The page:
That doesn’t mean things were unbearable or situations were unlivable. You basically
as was so often said you had to pinch the buffalo or pennies.
As I told you earlier my great granpa retired from being a tug boat pilot what I didn’t tell you was all these years he had had social security taken out of his checks only to find that his boss the man he worked for had only pocketed the money instead of sending it into social
Grandpa had no money to hire an attorney or a lawyer so he basically had to take it on the chin.
Since he had no severence if there was any back then great grandpa would collect scrap iron,copper,batterie,or what ever he could do. Later on he was able to get and old age pension which probably did not amount to much. After the fall of the stock market nobody much trusted banks.
The law of the land or jungle was survival of the fittest look out
pretty much for your family which was no.#l it was everyone for
I remember hearing tell of my great granpa Frank Rose during coffe boycotts where they would throw coffee into the river to drive up the price of coffee or other things. Great grandpa would paddle out in a row boat and scoop up the coffee kegs or what ever it
was stored in and take them back to shore to his home.
Then he would use it for bartering for what they might need at the time. Being non trusting of banks he would put mostly silver coins in cans and bury them next to the trunk of fruit trees for safe keeping a fee weeks or so before his death just before repeating he and great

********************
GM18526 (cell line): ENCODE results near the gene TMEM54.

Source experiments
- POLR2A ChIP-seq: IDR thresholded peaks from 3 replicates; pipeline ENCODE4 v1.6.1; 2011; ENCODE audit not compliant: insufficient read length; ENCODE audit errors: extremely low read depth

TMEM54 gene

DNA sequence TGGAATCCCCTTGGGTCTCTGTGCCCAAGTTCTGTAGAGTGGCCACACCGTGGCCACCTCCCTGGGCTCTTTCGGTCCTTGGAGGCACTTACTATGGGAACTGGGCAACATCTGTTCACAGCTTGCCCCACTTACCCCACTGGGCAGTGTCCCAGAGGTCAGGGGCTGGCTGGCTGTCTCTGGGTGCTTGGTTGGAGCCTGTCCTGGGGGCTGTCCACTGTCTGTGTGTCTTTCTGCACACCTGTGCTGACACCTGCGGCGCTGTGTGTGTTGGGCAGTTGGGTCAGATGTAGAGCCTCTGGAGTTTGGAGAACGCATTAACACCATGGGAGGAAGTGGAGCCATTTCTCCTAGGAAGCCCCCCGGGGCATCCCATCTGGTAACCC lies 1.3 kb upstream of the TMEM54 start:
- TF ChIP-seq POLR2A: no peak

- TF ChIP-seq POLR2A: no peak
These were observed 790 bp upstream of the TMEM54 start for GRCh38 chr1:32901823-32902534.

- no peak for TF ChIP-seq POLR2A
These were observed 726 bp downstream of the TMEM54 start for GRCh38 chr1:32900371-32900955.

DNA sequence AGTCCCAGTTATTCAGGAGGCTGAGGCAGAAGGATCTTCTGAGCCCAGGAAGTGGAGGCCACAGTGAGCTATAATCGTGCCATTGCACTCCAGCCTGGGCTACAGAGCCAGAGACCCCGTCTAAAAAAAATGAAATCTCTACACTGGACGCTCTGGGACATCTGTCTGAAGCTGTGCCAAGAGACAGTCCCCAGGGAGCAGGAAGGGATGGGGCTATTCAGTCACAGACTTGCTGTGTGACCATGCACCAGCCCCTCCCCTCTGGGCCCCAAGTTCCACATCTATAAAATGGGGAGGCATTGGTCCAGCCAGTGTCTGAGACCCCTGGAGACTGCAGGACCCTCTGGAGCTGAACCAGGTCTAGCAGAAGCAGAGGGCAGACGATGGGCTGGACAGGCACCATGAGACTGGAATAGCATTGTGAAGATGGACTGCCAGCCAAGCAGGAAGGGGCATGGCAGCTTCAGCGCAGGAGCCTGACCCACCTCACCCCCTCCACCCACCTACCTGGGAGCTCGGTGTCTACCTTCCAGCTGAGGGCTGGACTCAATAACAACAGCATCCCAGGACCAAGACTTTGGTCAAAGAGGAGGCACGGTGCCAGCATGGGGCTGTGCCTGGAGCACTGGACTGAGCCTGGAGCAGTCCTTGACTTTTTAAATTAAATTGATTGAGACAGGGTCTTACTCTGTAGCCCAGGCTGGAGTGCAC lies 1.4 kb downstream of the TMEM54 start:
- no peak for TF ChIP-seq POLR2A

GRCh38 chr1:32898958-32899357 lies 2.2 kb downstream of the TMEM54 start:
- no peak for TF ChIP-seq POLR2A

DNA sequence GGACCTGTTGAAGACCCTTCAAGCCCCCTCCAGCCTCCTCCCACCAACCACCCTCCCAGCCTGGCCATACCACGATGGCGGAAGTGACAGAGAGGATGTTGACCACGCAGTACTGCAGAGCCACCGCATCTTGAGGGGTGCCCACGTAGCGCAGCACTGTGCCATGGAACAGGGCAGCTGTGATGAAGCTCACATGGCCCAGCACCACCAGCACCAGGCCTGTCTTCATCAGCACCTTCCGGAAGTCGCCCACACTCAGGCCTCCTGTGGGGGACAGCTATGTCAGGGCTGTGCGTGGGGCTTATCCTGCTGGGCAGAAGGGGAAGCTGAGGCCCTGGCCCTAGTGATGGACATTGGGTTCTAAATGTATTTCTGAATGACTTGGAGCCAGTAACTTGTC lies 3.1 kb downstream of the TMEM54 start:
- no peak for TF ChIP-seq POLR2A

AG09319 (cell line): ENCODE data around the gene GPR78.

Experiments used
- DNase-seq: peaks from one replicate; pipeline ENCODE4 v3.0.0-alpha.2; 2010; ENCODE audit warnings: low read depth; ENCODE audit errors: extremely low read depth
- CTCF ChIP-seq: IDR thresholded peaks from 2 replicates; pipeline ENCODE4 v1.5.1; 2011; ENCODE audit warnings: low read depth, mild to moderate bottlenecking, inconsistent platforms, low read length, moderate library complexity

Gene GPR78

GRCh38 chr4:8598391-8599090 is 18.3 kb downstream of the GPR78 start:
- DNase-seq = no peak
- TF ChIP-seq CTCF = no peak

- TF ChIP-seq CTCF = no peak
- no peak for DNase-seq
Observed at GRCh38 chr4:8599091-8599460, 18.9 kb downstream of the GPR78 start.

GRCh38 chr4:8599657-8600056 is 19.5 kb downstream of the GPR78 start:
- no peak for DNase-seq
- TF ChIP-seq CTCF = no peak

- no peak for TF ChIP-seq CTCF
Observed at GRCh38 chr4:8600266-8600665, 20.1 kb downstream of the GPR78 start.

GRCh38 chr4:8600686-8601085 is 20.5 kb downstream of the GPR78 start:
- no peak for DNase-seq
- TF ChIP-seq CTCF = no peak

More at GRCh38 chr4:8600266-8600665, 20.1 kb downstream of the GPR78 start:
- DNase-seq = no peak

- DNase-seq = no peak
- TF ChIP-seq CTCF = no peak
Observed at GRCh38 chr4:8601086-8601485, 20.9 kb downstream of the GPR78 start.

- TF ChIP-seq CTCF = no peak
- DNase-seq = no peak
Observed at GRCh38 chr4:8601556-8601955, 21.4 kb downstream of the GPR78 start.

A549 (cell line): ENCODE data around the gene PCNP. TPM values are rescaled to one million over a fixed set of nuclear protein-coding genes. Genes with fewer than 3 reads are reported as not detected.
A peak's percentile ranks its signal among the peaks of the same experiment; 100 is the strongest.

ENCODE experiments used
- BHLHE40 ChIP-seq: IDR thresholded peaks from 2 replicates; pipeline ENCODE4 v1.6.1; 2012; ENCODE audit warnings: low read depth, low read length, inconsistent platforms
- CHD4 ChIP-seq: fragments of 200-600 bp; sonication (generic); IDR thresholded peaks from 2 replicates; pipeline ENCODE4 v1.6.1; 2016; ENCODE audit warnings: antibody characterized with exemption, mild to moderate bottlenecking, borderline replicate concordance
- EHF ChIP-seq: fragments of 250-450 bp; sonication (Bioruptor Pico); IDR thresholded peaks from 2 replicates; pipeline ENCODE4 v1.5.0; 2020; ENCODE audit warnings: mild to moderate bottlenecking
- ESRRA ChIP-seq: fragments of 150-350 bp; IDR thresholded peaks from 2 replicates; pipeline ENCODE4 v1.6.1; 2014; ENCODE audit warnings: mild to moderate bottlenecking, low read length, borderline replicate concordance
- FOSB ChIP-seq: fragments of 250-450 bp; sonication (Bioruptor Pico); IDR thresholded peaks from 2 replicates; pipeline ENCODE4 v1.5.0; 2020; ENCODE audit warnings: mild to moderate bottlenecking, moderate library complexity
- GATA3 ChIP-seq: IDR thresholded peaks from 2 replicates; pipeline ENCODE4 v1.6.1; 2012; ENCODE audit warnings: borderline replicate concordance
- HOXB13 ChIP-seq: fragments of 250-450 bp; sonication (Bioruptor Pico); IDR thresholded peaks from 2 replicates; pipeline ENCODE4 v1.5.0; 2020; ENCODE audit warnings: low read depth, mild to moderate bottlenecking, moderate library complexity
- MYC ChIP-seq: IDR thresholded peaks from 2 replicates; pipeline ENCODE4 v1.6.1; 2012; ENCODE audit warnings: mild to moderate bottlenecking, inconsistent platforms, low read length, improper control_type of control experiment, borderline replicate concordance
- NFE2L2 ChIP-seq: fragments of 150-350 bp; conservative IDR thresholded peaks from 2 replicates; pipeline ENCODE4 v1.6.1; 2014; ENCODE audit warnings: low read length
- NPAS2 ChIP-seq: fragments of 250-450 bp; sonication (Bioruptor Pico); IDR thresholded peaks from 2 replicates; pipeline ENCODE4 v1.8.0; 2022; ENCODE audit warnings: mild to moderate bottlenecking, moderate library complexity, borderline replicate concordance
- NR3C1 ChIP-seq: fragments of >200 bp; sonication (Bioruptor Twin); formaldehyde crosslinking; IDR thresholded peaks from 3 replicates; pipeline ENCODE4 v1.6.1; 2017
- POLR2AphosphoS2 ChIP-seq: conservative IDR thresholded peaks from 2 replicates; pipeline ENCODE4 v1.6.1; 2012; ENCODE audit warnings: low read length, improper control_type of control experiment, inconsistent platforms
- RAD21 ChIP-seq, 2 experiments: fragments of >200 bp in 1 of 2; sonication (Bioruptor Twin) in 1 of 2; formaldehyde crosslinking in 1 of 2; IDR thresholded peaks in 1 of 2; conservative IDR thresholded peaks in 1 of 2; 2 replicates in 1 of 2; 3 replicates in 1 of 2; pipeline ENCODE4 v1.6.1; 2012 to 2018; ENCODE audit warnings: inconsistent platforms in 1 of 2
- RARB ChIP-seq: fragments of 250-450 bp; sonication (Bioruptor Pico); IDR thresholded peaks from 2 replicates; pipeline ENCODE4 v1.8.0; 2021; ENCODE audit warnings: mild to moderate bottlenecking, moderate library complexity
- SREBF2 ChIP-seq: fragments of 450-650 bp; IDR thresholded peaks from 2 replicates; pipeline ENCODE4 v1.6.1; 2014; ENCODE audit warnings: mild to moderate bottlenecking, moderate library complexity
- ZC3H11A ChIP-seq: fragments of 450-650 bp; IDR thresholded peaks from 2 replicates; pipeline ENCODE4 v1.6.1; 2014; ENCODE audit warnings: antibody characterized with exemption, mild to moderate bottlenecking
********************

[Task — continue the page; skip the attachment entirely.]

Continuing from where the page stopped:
grandmas wedding vows in a ceremony help in their front yard.
He knew he wasn’t well or his time was near and he told great grandma where he had hidden the money.
Afterwards great grandma used to keep all her money in a large sock in her hiding place.
Great grandma was a peculiar person in her ways. She was big on 1st impressions if she didn’t like you when she first met you she neverwould and usually she did not recant her judgement of character or the type of person you were.
She was a sweet old lady and I am so very blessed to have had her in my life.
She passed away about the age of 90 years old in retrospect I sure miss her telephone call and the letters I used to get from her back then.
She used tyo say while talking on the phone to me child! It’s sure good to hear her voice. I guess I was her favorite great grand child and it was understood among the others that was just the way it was.
Well now you know a lot of facts and thoughts behind the story
…so the story goes back in the day the hard times or those bad times truly were the good times maybe because things like these brought you closer to one another. After all what ever did not kill you made you stronger. Back in those days your
word was your bond if a mans word was no good neither was he.
Hard work and honor were important there was mom God and apple pie. This roughly the story my mother Irene told me as best I can recall.
Until next time this has been another story behind the song.